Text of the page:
“When there is a marriage of cinema and music, all senses are appealed to. Cinema in India is highly influenced by theatre filled with music and dance. Navarasa has been omnipresent in dance, music and cinema,’’ he said.
Stating that film songs and background scores in the 50s were filled with Indian classical genres, he said music in contemporary films had changed and so had society.
Speaking about the later periods, Hariharan said, “Then came the 70s, when Hindi cinema was hit by a wave of ‘real cinema’ or ‘arthouse cinema’, which had very few songs. Soundscape changed dramatically in the 90s. In this period, every bit of sound became audible, giving a respite to singers. Voice clarity was there in the 60s and 70s, 80s saw a lot of orchestration and in the 90s, voice clarity totally disappeared.”
“In Naushad’s Ganga-Jamuna, he used a lot of folk music. The whole background score and a symphony of the film was based on Lalit and Marwa Ragas. It added depth to the scenes. There was a harmony in that period,” the celebrated playback singer reflected.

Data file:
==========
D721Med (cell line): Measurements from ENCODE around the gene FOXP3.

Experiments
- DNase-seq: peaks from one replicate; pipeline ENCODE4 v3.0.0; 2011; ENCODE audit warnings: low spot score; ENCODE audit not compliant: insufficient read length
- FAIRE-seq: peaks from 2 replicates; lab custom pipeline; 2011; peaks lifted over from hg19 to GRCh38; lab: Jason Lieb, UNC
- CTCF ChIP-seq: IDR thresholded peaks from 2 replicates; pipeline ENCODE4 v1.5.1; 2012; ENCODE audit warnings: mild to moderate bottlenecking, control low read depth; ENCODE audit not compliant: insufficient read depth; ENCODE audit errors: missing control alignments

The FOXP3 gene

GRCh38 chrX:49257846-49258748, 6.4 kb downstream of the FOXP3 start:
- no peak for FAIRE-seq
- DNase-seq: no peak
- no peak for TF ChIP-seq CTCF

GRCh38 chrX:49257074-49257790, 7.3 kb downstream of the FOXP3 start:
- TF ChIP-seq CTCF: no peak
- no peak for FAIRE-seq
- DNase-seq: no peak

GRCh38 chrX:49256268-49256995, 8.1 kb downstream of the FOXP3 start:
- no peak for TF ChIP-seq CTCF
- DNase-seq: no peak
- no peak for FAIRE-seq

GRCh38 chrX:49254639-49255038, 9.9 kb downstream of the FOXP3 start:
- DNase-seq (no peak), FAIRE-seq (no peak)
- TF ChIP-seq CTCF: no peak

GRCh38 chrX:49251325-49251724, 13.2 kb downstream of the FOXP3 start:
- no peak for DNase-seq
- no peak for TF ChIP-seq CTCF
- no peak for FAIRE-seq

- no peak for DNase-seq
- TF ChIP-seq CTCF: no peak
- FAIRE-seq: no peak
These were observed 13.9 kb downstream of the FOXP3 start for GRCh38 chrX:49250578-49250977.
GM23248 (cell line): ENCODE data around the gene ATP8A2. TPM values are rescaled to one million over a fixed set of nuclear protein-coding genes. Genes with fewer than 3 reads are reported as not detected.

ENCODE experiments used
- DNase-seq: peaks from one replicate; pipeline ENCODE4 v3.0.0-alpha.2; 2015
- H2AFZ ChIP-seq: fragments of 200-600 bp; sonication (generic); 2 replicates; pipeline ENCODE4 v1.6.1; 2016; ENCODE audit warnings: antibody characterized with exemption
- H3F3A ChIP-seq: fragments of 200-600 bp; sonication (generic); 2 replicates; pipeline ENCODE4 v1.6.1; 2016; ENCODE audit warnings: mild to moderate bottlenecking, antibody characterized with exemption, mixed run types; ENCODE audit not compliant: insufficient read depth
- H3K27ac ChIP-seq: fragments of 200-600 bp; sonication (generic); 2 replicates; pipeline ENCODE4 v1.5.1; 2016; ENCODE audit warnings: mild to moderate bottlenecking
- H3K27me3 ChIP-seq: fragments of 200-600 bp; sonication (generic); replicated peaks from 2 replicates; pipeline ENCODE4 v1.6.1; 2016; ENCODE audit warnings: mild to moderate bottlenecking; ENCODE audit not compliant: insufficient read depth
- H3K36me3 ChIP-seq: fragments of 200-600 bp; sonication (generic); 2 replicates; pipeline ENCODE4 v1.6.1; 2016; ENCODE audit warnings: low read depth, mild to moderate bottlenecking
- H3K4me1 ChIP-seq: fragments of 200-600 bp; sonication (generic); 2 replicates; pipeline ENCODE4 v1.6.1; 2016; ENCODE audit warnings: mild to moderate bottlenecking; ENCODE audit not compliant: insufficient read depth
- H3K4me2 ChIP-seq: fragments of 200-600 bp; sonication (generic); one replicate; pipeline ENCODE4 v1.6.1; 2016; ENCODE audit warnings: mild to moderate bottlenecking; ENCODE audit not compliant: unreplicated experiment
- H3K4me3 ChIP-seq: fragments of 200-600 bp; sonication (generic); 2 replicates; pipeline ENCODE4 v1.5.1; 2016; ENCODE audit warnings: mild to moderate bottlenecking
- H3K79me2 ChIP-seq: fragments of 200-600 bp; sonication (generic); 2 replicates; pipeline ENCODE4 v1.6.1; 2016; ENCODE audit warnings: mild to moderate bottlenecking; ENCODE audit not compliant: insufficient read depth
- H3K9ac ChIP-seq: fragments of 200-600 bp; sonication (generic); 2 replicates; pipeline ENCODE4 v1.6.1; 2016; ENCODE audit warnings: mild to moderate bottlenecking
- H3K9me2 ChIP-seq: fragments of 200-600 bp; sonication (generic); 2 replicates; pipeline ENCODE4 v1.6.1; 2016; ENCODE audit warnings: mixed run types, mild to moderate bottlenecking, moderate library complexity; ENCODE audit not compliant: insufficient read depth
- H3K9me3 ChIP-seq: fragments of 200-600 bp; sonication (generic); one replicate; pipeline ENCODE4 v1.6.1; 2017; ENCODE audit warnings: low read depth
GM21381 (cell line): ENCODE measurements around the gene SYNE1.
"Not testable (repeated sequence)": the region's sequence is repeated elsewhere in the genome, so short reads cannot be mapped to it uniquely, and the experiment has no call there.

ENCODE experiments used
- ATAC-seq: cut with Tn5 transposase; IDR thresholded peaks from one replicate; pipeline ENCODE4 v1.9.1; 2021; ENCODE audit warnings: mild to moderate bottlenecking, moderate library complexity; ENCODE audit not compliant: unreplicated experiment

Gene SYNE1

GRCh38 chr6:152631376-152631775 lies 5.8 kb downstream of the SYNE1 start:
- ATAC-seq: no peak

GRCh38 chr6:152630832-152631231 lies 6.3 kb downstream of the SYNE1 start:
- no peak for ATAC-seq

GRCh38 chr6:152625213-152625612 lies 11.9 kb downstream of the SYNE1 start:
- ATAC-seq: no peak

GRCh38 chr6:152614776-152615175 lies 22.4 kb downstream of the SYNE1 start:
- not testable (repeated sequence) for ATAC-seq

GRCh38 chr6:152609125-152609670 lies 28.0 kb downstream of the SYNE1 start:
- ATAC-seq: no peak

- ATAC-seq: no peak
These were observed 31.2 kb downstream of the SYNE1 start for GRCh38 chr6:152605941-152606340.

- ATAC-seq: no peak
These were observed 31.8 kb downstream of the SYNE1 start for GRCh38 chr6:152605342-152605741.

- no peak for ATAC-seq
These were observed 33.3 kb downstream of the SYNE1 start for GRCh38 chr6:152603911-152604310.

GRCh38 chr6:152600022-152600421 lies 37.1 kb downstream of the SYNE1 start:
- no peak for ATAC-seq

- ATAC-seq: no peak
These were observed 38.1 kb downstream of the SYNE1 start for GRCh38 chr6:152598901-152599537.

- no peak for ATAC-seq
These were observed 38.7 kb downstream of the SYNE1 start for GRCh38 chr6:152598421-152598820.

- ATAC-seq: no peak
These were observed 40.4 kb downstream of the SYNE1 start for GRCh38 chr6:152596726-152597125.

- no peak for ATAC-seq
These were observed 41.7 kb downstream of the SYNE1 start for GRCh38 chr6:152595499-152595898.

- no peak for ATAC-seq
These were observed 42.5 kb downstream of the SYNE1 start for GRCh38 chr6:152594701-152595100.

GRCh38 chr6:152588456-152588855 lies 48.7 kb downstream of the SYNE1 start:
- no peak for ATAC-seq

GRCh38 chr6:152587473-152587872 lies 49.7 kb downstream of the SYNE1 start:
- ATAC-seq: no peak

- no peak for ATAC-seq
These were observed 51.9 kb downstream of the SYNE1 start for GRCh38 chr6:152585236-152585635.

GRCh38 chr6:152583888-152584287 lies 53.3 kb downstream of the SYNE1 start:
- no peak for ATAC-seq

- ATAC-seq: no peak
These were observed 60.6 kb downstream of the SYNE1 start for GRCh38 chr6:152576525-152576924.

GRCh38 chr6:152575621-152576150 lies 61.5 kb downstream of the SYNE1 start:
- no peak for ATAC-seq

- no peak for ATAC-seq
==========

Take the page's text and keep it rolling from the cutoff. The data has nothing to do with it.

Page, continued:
Hariharan said, “In Ilayaraja’s Annakali, there was an amazing harmony between Tamil folk music and Carnatic music”.
“In the 70s, South India started loving Bollywood music,” he said.
“I find that use of lip syncing in Indian cinema has come down. The modulatory note in film-songs too is reducing. A lot of scores are produced by electronic music nowadays,” Hariharan added. He also felt, “While certain songs sound beautiful while singing live, the sound after dubbing is different”.
Hariharan said, “Subtleties of music are missing in present times, which is essential for one’s psyche. Shruti aspect of a song goes missing nowadays.” (UNI)